The Micro Nursery’s Most Important Feature

Built in 2002, the garden greenhouse at Blue Fox Farm was designed originally to accommodate a much different crop at the start. I had got interested in native plants, and all the benefits of using those in a landscape.


After intense and often heated discussions with landscape designers, landscaping contractors and plant nursery owners, I finally rediscovered hardy succulents, and was hooked.

Now the greenhouse is used for vegetative propagation of many varieties and species of Sedum, and also growing many other hardy succulents such as Sempervivum, Rosularia and Jovibarba with seed propagation.

I also value the bright, under cover area to dry off the hardy succulents before shipping them.

This handmade wooden greenhouse has also been used very successfully for growing tomatoes and other edibles.

After a lot of trial and error, I settled on growing the many fascinating Drought Smart Plants I grow now, and I’ve never looked back.

The design was taken from another greenhouse I had and the flaws of that one were avoided in the new one.

It’s a steep learning curve, figuring out the right design for your greenhouse and all the ‘furniture’ that goes in it. I made sure that it had enough headroom in the aisles for taller people, and the door was offset and wide enough to accommodate a wheelbarrow.

It has a double door at the back end to enable me to back a truck up to it to load or offload plants and supplies.

The benches were sized to accommodate 1020 flats, which are, oddly enough, 10 inches by 20 inches in size. This means that I can have three rows of flats all along each bench.

The maximum amount I can fit in the greenhouse is just over 130 flats.


Analyze what you require from your greenhouses and keep in mind that a flexible design can be easily altered in the future. I’m fortunate that in the planning stage, I asked for a frost free water hydrant, which means I can use water all year if needed, and one electrical outlet for fans or heaters.

There is also an airtight wood burning heater, which I have used periodically.

I tried to grow African violets one year, and kept the wood heater going 24/7, which almost killed me. I gave up after that, and concentrated on less demanding types of plants, like the succulents which only go in there through the summer.

I use the garden greenhouse for other purposes than just growing plants. I also have an area for painting rustic signs, and other crafts that I make out of barnboards and twigs.


There is room for packing and succulent plant propagating, as well as a repotting area.

The floor is native soil, covered with pea gravel for drainage, and the structure itself is rough cut locally supplied lumber.

The walls are two layers of poly, and the roof is a single layer of Bob’s Superstrong Plastic.

This product is supposed to last up to ten years – this greenhouse is ten years old now in 2013, so we’re nearing the end of the roofs life, and it will have to be replaced soon.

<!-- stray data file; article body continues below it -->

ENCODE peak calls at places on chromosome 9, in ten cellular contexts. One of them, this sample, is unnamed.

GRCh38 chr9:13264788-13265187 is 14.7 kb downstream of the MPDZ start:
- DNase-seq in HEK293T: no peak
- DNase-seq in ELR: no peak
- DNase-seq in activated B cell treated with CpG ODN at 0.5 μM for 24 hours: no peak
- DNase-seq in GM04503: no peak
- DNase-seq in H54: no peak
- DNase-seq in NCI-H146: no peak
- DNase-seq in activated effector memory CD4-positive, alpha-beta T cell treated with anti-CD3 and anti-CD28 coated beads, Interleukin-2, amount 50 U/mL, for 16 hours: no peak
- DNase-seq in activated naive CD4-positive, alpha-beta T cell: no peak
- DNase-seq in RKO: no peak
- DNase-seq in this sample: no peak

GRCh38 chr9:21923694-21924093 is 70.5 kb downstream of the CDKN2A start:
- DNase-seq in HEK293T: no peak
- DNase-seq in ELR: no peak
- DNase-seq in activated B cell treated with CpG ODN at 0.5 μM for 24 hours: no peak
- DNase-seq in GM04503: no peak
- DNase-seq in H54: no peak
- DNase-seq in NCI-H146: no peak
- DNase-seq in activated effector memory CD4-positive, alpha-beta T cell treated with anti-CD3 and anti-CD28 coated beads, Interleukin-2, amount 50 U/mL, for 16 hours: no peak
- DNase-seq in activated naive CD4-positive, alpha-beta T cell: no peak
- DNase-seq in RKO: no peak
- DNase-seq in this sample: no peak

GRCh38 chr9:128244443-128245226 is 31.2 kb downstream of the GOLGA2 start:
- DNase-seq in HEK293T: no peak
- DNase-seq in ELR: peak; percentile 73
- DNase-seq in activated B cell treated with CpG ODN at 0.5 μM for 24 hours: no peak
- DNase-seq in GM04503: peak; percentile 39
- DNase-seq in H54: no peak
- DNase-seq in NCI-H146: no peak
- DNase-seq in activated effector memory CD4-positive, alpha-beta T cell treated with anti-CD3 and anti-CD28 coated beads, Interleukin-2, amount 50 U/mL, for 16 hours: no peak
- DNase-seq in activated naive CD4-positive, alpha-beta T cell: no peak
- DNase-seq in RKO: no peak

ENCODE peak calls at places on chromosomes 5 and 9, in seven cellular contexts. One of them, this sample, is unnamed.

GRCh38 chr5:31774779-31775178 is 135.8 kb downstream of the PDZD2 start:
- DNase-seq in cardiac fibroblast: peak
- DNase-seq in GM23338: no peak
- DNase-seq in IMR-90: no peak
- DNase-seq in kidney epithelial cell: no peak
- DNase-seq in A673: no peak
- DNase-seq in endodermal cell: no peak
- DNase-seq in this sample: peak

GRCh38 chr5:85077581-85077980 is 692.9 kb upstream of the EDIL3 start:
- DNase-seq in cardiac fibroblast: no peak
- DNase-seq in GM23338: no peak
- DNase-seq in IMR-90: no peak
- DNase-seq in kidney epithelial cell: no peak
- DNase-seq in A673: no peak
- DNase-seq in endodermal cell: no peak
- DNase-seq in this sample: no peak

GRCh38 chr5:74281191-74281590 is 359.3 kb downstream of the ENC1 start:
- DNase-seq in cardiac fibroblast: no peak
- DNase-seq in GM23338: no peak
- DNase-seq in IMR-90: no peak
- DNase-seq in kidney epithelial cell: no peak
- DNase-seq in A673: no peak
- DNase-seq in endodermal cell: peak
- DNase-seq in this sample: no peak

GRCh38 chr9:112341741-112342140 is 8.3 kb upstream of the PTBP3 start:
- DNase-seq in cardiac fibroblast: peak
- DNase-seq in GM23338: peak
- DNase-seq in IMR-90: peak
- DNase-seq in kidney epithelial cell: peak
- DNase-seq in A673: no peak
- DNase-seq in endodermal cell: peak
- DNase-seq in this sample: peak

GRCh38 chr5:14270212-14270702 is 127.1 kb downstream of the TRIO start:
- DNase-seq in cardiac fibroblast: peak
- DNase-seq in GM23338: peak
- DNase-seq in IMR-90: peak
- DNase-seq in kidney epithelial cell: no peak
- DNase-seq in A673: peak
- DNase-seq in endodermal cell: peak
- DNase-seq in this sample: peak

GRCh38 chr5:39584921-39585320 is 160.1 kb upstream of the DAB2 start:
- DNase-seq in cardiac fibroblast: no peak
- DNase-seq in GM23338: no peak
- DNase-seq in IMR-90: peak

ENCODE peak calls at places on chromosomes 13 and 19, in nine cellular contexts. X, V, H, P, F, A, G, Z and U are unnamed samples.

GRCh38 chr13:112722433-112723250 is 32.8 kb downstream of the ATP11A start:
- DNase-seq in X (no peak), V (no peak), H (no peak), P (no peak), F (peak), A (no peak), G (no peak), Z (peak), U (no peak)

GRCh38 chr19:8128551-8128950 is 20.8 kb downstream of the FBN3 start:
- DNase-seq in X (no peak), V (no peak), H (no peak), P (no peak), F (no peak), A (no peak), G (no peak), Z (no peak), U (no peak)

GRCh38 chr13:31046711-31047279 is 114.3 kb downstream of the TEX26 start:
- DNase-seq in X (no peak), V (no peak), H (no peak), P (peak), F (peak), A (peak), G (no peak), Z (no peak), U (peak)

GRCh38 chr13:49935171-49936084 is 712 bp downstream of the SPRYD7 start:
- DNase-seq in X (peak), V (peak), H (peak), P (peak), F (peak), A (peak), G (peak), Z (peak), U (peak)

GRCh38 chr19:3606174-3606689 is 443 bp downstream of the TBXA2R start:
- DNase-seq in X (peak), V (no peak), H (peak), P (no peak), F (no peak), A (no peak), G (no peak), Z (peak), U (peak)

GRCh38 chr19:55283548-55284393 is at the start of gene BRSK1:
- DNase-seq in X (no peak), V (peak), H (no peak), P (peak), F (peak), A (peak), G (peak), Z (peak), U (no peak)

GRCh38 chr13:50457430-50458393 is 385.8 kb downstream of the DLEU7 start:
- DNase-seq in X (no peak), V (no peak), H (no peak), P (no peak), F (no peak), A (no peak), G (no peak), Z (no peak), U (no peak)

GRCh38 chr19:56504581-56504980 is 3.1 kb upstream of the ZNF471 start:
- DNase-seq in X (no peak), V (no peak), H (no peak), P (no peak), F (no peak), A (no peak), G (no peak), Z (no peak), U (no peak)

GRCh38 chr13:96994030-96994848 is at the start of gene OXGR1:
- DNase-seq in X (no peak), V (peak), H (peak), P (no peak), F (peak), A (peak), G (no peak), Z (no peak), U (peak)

Edited; It’s December 2015, and the roof is still standing – who would have guessed it would be so tough?


Now the greenhouse is used primarily in summer from about April onwards for starting vegetables for my organic garden, and, more importantly, as a summer home for my many succulent plants. My micro nursery depends on having a climate controlled area to propagate my stock in safety.

In winter it’s used as storage for pots, flats and hoses, as well as a dry place to work on twiggy projects as the need arises. Even on quite cool winter days, the heat builds up to a balmy 15 degrees Celsius, quite comfortable to work in.

If you’re planning to build your own greenhouse here are a few tips to make sure you get full use and enjoyment out of it:

  • Decide on the size you want, then add a third again to give you enough room to grow into it.
  • Build winter storage for pots and potting soil, amendments, tools and the like.
  • Bins, shelves and counter tops should be sturdy and well built.
  • Fit the plant shelves to a standard size to allow for growth in the future.

Optional but very handy:

  • Frost free hydrant for running water all year, even when everything else is frozen.
  • Electrical outlet for fans, running a vacuum or pond fountain

Follow these guidelines and build your perfect garden greenhouse, and be prepared for more fun than you thought possible.

I’ve always like galleries of photographs of works in progress; this is the garden greenhouse from the same spot over several years.


The Greenhouse, March 2003


…and in May 2004


Here again in July 2007


and in May of 2011


February 2012 was a snowbound month…


but June made up for it with verdant growth.


July 2014 and the gardens are almost taking over; the greenhouse is almost completely hidden from view.

Sadly, four feet (one meter) of snow is just too much, and in March 2018 disaster struck. With way more snow accumulation than normal (is this global warming?) the greenhouse finally caved in.


The only thing left standing is the door in its frame. It will be a lot of work digging out all the carefully stored items before the snow melts and creates even more work.


I predict a big bonfire to burn the remains – the foundation would be good to build a garden in, or another greenhouse with a more steeply pitched roof.

A note of interest; the Bob’s Superstrong Plastic didn’t collapse – it was the rough cut 2×6 timbers that couldn’t hold up the weight. Who knew that plastic would be stronger than wood?

Many kinds of drought tolerant perennials are displayed in the xeric gardens.

The gardens are rarely watered, but rain water is salvaged off any available roof to fill two large barrels in the greenhouse.

This serves two purposes – the water is soft, not mineralized as the well water here is, and as the barrels are black, they retain warmth over night preventing any frost damage to tender succulents.